Chase Weighs California Purchase

State Charter Would Advance Private Banking Strategy

SAN FRANCISCO -- Chase Manhattan Corp. is considering whether to buy a commercial bank in California to establish a private banking foothold, a company official said.

Chase has not decided to buy and has no specific target in mind, senior vice president Deborah L. Talbot said in an interview.

The New York banking company, the nation's third-largest, has aimed its national retail strategy at people with high income and net worth. Ms. Talbot said any Chase purchase is likely to be small; the company has no interest in acquiring a large retail branch network to serve the mass market.

Chase has private banking offices in Los Angeles and San Francisco, which has $1 billion in assets under management for customers with at least $250,000 in annual income. Private banking is one of nine business lines that Chase offers in California. Others include corporate finance, mortgage lending, and auto lending.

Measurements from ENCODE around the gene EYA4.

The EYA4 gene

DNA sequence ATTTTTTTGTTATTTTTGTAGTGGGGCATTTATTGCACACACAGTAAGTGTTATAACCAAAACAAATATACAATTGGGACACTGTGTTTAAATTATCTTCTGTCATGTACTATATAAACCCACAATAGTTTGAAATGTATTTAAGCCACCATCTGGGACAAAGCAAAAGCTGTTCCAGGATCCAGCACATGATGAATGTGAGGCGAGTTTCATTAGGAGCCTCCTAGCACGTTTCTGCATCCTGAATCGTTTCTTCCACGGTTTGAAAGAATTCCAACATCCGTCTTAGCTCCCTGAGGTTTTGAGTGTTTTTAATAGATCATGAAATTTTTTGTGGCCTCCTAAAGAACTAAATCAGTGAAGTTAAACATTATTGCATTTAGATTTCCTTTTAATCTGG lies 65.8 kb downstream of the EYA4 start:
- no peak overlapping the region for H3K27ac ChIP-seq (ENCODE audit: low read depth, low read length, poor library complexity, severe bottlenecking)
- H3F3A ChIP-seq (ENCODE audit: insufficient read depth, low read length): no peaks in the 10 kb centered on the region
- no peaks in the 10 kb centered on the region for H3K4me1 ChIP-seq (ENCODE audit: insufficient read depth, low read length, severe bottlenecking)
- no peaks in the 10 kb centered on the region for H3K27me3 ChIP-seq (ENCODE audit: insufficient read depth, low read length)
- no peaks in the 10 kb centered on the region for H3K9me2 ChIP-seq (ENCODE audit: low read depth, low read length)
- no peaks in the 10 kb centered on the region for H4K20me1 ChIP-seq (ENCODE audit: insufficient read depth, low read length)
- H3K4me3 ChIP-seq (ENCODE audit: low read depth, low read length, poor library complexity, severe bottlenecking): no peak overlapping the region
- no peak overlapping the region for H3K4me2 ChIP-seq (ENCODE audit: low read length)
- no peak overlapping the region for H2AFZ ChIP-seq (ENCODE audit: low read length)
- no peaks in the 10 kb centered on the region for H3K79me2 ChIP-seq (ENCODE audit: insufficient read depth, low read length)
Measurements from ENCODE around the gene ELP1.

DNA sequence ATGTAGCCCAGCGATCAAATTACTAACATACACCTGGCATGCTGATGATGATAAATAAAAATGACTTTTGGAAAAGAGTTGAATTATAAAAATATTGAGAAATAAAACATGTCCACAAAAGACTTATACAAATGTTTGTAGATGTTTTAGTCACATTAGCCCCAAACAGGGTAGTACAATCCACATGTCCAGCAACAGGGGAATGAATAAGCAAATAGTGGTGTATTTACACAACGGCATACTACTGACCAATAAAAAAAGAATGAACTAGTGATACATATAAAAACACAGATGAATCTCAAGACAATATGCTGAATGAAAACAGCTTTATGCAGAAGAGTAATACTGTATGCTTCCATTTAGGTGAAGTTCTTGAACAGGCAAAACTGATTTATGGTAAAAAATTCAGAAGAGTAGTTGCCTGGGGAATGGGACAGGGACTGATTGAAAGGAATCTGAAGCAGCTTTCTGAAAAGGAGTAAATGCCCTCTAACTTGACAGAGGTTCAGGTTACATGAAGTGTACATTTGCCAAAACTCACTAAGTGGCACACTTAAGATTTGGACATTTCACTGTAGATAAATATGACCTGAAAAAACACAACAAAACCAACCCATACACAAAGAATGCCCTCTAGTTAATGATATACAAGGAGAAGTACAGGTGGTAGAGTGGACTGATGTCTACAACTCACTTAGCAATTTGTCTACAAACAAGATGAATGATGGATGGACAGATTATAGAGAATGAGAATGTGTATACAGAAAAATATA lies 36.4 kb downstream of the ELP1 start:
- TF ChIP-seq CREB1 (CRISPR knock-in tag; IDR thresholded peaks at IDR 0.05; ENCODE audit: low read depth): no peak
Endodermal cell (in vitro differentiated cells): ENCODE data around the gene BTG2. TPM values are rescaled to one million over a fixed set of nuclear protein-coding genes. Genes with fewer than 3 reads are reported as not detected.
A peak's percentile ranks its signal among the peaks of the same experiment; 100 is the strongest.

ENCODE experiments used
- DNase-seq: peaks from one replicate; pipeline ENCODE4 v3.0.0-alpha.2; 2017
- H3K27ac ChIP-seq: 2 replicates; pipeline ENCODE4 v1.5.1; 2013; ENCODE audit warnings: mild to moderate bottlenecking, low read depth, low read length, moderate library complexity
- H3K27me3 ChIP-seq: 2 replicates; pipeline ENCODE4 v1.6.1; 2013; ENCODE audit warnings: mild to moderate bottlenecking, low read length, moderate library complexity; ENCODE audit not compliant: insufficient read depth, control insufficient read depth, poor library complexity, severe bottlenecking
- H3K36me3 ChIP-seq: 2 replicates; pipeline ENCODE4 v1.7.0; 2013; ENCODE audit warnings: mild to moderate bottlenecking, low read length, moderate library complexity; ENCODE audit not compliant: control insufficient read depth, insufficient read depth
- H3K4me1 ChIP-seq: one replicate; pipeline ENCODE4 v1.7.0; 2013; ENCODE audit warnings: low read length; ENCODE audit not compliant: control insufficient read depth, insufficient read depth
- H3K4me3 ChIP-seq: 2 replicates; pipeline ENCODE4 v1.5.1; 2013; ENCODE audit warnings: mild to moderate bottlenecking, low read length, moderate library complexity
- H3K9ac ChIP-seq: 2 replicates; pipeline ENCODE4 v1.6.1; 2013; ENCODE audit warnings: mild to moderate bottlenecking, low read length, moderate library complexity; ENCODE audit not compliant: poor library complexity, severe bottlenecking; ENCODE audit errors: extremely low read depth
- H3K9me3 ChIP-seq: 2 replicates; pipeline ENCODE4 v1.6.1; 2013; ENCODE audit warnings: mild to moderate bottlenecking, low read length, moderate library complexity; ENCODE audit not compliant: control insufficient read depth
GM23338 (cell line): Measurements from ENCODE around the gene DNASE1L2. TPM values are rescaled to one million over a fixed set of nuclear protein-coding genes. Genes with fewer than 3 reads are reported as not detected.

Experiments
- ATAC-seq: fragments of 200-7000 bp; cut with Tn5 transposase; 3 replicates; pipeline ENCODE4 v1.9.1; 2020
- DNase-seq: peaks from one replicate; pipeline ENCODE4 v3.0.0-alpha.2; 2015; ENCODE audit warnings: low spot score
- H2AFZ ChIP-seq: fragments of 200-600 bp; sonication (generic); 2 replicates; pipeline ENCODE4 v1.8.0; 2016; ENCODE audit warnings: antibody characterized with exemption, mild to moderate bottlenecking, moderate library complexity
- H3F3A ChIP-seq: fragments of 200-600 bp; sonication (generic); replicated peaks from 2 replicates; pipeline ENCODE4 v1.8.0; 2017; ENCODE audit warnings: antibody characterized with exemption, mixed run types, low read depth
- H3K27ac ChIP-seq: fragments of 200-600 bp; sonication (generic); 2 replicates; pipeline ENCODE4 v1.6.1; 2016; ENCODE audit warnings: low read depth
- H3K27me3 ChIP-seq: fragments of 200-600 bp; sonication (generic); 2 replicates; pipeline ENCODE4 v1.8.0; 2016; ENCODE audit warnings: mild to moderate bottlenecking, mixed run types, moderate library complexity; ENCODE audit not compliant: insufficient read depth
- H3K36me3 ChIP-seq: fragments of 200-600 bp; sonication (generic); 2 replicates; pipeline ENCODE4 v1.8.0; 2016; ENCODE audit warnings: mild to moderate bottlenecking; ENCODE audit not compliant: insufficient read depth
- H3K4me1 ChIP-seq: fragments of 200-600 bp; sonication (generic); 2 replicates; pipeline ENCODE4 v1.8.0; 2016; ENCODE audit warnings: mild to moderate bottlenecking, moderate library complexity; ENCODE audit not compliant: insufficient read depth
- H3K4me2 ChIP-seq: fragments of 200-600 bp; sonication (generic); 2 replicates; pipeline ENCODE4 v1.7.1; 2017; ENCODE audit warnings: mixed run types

A banking charter would let the company add deposit-taking services to existing private-banking and lending relationships.

After deciding to build its California private banking business, Chase last June began to study the value of a local bank charter. The plan was put aside in September when the company ran into loan problems and began a major restructuring, Ms. Talbot said. It was resurrected several months ago as Chase began recovering and two major trust banking companies, Northern Trust Corp. of Chicago and U.S. Trust Corp. of New York, obtained bank charters in California.

Other out-of-state banks that have bought California commercial banks as the state permitted interstate acquisitions are Citicorp, U.S. Bancorp, based in Portland, Ore.; and Comerica Inc., based in Detroit

Chase will make a decision before completing its 1992 capital budget, Ms. Talbot said. "The pros [of an acquisition] probably outweigh the cons, but I'm not sure there is a compelling reason."

Whether or not it gets a charter, Chase wants to double its private banking assets under administration in California. It is considering opening offices in San Diego, Orange County, and somewhere in Northern California. "We've got to get a lot bigger than we are now," Ms. Talbot said.

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